Tomorrow will see the publication of the full national wellbeing accounts, two years after David Cameron tasked the Office of National Statistics with devising a way of measuring well-being including people’s own assessment of their wellbeing and satisfaction with their lives.
That is the easy part, or rather the part which a prime minster can delegate in full. Making use of these figures is more challenging and requires leadership from the front.
Our recent report (pdf), written in conjunction with Carnegie UK Trust, shows how critical leadership is if wellbeing data is to be made use of in making and evaluating policies; it is the task on which many one-time flag-bearers for well-being, such as France, have come unstuck.
Below are five areas Cameron must drive progress in over the coming year if wellbeing is to be taken seriously, and be seen as an important complement to traditional measures such as GDP.
The alternative is it being labelled as nothing more than a tokenistic PR exercise.
1. Requiring his cabinet to consider the wellbeing data in deciding spending priorities:
Ministers are under pressure to make public expenditure go further. They should be encouraged to make use of wellbeing data to inform priorities and defend initiatives from spending cuts, where there is a significant impact on wellbeing relative to their cost.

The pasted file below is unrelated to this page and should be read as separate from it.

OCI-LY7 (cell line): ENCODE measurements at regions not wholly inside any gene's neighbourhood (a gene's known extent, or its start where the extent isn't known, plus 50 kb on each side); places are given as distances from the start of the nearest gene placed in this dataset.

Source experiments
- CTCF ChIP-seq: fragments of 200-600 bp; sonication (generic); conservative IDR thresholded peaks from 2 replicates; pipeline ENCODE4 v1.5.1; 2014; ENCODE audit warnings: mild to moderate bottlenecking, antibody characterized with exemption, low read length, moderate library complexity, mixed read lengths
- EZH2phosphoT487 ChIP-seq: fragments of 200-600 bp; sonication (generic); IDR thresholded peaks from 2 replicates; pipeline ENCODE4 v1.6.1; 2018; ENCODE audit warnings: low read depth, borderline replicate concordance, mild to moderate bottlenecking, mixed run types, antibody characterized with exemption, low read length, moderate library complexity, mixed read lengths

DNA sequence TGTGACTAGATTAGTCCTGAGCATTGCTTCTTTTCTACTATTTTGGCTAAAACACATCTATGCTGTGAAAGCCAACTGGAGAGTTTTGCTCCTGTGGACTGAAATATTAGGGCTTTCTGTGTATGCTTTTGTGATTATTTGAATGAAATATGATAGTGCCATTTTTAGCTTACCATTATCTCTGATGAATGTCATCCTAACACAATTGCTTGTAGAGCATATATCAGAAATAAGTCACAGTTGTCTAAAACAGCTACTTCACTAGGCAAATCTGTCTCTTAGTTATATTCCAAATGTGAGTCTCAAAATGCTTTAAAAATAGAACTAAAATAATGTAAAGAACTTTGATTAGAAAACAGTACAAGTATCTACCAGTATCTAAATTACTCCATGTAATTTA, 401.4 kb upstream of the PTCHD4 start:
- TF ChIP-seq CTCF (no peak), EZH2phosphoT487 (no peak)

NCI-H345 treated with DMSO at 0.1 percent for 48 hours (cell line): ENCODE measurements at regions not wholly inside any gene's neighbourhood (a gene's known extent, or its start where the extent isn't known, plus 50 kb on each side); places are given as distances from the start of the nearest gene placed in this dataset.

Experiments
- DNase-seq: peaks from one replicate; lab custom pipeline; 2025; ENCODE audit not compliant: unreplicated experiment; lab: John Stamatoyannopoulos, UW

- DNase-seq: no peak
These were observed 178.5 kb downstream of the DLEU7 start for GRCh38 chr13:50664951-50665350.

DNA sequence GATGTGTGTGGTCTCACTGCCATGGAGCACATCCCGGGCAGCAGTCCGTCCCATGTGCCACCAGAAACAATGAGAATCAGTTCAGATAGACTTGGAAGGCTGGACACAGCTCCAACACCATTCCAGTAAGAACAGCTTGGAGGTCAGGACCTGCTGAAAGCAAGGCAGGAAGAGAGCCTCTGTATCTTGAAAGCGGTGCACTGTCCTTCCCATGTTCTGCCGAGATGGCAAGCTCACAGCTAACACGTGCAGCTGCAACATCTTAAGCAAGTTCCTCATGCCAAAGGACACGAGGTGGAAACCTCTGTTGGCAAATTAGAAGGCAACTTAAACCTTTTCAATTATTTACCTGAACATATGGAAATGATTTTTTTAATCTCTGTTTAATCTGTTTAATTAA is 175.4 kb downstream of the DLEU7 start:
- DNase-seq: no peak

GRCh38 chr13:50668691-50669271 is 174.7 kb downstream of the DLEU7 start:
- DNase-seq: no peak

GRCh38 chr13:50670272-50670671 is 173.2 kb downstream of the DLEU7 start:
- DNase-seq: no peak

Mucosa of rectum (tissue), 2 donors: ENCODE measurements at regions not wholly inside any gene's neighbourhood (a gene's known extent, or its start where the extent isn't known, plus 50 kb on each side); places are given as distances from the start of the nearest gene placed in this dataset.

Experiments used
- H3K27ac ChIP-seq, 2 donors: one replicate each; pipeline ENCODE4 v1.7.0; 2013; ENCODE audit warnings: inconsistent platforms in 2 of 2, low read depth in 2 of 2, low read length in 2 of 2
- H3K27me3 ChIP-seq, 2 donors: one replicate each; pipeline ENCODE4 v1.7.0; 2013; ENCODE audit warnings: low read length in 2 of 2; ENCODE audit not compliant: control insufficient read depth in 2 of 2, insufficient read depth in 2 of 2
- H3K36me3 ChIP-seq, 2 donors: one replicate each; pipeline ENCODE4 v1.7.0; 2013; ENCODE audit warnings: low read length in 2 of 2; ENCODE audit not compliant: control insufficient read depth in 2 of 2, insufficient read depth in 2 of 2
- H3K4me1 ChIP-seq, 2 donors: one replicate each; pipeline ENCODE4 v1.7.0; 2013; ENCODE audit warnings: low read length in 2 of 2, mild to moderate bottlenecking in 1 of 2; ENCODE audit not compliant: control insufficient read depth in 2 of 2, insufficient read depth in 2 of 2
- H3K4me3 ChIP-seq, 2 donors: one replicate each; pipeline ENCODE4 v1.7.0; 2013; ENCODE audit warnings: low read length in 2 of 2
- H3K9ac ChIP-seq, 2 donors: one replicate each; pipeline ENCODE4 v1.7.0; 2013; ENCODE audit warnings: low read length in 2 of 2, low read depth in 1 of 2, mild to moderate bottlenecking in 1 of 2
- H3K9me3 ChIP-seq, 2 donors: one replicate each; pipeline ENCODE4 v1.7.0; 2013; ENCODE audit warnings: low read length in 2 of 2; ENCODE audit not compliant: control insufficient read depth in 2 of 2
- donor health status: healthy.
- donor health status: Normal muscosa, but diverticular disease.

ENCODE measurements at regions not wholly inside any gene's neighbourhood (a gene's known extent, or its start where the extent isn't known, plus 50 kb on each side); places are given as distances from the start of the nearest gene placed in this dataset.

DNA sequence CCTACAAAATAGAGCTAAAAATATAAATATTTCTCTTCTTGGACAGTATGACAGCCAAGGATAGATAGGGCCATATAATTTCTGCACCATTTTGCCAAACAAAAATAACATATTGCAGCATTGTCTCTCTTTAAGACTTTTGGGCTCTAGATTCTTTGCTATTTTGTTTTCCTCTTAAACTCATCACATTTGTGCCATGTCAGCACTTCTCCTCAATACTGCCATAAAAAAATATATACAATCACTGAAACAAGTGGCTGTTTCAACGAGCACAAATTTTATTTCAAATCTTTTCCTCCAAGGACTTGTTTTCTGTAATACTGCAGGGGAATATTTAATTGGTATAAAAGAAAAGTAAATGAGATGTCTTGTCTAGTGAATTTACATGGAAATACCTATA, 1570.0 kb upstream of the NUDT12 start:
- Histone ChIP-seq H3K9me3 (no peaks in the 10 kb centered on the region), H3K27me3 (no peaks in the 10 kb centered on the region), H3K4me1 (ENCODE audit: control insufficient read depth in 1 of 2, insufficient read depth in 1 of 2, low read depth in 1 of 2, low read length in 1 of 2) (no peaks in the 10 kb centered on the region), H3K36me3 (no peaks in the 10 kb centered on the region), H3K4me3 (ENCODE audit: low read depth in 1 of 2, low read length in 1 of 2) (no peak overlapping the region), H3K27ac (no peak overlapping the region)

2. Expecting national and local civil servants to make use of the data:
A policy-making approach that takes wellbeing seriously will require cultural change within policy making circles at all levels. This will not happen overnight but can be sped up by the government championing the use of wellbeing data. The local level should not be overlooked as this is a scale at which issues identified as important for wellbeing are more tangible.
Local authorities are in the process of setting up health and wellbeing boards as part of the health reforms. It is important these boards live up to that title and are not simply heath boards.
3. Encouraging wider civil society to utilise the data:
The use of wellbeing in policy making has worked best and had most impact where civil society and citizens have been involved in the process and time has been taken to explain wellbeing indicators and promote their usage by wider society. This may be a way of breathing new life into some of the important themes and issues that were branded ‘Big Society’, and of helping make politics seem more relevant to everyday life and politicians appear less distant.
4. Getting some early, tangible uses of the well-being data in policy-making:
This will help wellbeing measures to be taken more seriously and make them appear more tangible. For instance, in Toronto, wellbeing data helped identify, better understand and start to tackle the rise in youth violence which coincided with reduced participation in structured youth engagement activities, employment and training.
5. Fostering cross-party support:
If wellbeing indicators are to embed themselves in UK policy making they need to be supported not just by this government, but the next one, and the one after that. Wellbeing must not become too linked to one political party if it is to have longevity.
The overarching question which remains is how committed Cameron still is to an agenda he once called the “central political challenge of our times”.
We will have the wellbeing data tomorrow; the next 12 months will tell us whether it was worth collecting.